Walter Benjamin spoke of memory as ‘…not an instrument for exploring the past, but rather a medium. It is the medium of that which is experienced, just as the earth is the medium in which ancient cities lie buried… the “matter itself” is no more than the strata which yield their long-sought secrets only to the most meticulous investigation. [Memories]…reside as treasures in the sober rooms of our later insights––like torsos in a collector’s gallery.’ [9]

This speaks not of just of the ordinariness of things, but of specific things. Things that hold memory. Memory is a medium, it is the medium of things. Yet, this question of ordinary versus specific is more of a question of objects asserting themselves as things; like you writing your letter to me. It is less about what kind of object you are, and more about my particular relationship to you as an object or a thing. What you represent by occupying a physical and metaphysical space, by pushing away a part of the world.

I hope that in one way or another this letter answers your questions; please do not fear becoming a shard. Failure itself is a becoming; a fascinating one.

Yours sincerely,





[1] Paul Celan et al., The Meridian: Final Version–Drafts–Materials, Meridian, Crossing Aesthetics (Stanford, California: Stanford University Press, 2011). Paul Celan wrote about Atemwende, the so called breathturn; when pondering an idea, in the quiet pause between the inhalation and exhalation of breath, there, in that moment he believed all art happened.

[2] Donald W. Winnicott, Playing and Reality, Routledge Classics (London: Routledge, 2010). Referring to Winnicott’s Transitional Object theory. This theory surrounds the use of transitional objects and phenomena in childhood which come to replace the mother’s breast as a source of comfort from the anxieties brought on within the self by destruction of the illusionary and the creation of the real through the use of objects.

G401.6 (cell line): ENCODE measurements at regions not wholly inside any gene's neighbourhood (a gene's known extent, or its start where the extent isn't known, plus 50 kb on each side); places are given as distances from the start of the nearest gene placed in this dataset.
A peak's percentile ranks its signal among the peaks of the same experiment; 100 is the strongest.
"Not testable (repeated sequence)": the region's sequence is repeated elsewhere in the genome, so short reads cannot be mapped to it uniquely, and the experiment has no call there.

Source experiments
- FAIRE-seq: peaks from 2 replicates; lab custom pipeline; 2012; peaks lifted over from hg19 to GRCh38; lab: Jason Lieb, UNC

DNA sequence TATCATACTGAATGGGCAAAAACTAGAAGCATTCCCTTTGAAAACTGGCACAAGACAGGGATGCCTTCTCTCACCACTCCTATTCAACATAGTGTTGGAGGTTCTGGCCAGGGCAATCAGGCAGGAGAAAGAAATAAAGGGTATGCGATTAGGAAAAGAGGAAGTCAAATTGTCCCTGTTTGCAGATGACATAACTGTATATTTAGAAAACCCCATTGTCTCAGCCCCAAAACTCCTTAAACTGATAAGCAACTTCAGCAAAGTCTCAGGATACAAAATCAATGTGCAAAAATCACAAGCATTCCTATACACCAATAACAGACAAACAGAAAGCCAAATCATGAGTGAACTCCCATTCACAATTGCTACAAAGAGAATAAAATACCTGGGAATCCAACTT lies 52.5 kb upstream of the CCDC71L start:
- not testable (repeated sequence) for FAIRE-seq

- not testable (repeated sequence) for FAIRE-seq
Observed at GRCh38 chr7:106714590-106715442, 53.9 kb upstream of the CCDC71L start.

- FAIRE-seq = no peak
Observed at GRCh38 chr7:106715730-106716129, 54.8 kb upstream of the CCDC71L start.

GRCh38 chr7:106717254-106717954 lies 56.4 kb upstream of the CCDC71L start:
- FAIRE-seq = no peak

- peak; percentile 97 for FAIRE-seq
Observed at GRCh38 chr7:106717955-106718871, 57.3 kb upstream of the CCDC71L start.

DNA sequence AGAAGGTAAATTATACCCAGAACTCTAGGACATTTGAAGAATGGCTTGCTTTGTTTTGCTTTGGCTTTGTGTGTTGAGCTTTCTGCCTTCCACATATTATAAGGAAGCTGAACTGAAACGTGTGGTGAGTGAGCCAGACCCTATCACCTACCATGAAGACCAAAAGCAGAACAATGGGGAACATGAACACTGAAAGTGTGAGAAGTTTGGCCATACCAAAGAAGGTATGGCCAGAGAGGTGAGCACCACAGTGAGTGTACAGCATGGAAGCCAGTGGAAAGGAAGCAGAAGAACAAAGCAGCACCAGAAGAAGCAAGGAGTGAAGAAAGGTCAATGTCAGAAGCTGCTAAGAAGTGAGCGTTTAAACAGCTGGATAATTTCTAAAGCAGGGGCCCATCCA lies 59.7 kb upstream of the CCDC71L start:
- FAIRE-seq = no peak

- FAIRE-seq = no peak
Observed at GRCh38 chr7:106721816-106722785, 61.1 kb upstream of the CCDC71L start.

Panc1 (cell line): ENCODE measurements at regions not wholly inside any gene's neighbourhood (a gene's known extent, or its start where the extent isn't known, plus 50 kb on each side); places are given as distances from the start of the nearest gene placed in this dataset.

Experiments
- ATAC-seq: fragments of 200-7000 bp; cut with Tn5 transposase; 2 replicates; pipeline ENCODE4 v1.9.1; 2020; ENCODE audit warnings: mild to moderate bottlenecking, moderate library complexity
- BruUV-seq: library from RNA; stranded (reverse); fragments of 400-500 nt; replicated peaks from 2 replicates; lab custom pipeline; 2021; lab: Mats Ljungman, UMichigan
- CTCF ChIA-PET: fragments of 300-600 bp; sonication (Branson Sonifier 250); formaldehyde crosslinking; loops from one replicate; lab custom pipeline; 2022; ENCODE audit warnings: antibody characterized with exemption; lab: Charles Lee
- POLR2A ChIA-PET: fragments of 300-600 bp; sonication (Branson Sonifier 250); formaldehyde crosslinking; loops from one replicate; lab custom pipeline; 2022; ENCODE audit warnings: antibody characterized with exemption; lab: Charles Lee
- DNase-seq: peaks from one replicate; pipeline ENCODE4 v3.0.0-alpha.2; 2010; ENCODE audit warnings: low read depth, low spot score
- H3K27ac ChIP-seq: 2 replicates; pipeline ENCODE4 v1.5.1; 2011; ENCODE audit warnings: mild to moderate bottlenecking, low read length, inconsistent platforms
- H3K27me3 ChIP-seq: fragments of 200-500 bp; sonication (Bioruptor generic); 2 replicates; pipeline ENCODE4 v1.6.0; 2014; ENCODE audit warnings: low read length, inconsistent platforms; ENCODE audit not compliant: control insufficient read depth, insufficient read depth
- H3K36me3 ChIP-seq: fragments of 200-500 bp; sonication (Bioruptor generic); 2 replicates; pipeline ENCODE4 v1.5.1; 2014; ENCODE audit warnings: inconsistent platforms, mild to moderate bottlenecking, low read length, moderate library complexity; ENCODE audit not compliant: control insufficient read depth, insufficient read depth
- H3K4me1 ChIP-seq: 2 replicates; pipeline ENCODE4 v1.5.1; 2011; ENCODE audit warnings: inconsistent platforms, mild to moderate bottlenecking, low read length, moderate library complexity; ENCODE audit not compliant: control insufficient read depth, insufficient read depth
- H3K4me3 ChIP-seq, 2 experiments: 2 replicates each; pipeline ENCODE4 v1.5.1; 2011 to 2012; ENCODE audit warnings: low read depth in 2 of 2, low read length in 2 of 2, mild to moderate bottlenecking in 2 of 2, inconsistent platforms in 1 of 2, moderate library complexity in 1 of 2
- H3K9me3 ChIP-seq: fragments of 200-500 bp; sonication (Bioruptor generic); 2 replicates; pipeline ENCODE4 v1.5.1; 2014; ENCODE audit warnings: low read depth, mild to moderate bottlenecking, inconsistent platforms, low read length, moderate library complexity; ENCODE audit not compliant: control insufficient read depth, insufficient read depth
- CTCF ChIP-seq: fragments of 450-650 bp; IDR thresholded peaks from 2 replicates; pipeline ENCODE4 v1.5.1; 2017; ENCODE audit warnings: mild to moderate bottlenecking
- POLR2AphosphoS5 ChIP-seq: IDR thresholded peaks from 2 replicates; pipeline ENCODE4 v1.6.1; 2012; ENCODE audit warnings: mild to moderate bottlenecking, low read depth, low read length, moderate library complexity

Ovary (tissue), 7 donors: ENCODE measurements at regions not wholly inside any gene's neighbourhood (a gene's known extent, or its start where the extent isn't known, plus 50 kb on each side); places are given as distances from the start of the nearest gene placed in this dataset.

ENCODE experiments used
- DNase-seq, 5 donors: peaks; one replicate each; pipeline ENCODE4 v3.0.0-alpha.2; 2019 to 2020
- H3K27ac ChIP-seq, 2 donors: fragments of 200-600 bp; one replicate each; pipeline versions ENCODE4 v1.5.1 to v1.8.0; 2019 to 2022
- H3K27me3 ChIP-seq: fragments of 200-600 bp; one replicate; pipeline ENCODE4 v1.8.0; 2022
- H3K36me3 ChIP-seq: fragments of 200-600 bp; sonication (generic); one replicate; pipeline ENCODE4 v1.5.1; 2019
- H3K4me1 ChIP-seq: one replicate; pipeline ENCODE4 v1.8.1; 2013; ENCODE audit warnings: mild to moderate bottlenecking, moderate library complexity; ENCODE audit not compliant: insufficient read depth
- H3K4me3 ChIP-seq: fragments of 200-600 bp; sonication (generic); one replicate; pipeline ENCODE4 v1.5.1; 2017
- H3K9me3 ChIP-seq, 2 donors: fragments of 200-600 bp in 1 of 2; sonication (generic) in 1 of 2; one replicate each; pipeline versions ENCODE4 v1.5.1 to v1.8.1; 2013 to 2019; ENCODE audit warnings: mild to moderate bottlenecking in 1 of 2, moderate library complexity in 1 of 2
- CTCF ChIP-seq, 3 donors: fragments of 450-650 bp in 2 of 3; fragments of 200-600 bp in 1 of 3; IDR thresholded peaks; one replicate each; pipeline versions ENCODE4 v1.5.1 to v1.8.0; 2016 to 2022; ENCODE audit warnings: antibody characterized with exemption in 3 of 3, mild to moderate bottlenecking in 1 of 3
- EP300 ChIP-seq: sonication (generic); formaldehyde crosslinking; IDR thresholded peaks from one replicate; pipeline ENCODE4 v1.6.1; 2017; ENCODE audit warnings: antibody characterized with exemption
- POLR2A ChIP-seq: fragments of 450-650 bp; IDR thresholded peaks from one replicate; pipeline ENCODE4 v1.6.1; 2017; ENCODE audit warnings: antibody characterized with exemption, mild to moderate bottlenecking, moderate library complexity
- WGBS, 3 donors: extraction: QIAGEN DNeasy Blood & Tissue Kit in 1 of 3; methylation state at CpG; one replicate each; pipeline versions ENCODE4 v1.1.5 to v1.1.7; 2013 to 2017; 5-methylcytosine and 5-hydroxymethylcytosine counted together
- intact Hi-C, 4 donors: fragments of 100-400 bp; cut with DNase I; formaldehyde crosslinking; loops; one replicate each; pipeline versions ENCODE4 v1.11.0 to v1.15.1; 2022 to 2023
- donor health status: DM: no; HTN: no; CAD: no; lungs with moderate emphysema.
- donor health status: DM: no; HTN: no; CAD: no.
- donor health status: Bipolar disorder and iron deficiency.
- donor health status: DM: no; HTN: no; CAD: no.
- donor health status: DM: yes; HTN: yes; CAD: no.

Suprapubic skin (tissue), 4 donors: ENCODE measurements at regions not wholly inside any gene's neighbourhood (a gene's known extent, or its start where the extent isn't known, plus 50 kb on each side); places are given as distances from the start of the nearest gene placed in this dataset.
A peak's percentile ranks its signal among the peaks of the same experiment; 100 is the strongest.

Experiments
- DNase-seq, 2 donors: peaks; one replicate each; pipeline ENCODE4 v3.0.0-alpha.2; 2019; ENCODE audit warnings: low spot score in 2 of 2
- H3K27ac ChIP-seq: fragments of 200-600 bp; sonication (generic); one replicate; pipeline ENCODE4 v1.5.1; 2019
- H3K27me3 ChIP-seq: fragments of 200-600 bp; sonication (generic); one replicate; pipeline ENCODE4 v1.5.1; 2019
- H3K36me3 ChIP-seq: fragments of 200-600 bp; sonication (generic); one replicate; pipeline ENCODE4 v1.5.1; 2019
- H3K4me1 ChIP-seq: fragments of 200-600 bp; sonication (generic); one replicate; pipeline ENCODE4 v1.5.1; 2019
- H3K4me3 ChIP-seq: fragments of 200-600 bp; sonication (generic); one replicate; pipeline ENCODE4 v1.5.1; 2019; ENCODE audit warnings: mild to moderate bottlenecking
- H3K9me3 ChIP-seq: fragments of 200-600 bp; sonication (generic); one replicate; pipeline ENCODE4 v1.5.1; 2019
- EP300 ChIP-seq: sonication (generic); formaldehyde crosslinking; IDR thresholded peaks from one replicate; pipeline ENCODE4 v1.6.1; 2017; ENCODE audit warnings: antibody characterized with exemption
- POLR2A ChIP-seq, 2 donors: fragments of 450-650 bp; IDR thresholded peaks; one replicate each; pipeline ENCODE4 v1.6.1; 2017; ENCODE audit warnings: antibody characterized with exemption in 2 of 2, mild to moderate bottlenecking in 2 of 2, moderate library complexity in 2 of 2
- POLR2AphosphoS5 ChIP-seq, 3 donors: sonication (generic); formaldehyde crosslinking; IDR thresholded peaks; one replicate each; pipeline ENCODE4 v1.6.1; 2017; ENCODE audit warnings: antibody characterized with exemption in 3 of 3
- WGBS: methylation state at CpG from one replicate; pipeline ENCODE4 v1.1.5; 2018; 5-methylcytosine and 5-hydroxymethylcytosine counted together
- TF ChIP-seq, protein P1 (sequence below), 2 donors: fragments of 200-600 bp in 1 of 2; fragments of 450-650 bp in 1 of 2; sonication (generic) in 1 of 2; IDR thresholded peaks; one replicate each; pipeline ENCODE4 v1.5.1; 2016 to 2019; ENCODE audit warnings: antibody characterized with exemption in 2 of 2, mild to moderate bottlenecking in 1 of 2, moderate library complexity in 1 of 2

[3] ‘We see clearly why the real and the imaginary were led to exceed themselves, or even to interchange with each other: a becoming is not imaginary, any more than a voyage is real.’ Gilles Deleuze, ‘What Children Say’, Essays Critical and Clinical (Minneapolis: University of Minnesota Press, 1997), p. 65.

[4] ‘I do not play the horse, any more than I imitate this or that horse, but I become a horse, by reaching a zone of proximity where I can no longer be distinguished from what I am becoming.’ Ibid, 65.

[5] De Waal, Edmund, The White Road. London: Vintage, 2015, p. 113.

[6] De Waal, Edmund, The White Road, London: Vintage, 2015, p. 97.

[7] Lind, Samuel, ‘Interview Edmund De Waal’, Artipelag, https://vimeo.com/211696689, 2017.

[8] De Waal, Edmund, Hans Werner Holzwarth. Irrkunst. Berlin: Galerie Max Hetzler, 2016, p. 8.

[9] Benjamin, Walter. ‘Ibizan Sequence’, 1932, Selected Writings, Vol. 2, part 2 (1931–1934), ed. Marcus Paul Bullock, Michael William Jennings, Howard Eiland, and Gary Smith, Cambridge, Mass.: Belknap Press of Harvard University Press, 2005, p. 576.


I would like to express my gratitude and thanks to Dr Elizabeth Presa for encouraging me to write the early drafts of this text; and to Edmund de Waal and his studio team for being so generous, gracious and kind.

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Mel Dixon is a Melbourne-based artist and writer interested in how the psychological paradoxes of self, feelings and memory interact and exist within space and perceived emotional constructs. Her art practice investigates and examines the psychological paradoxes of the self, memory and psychogeography. Her solo shows include My imaginary Friend was a Feeling, Kings ARI in 2016 and Measure of Biography, Bus Projects in 2019.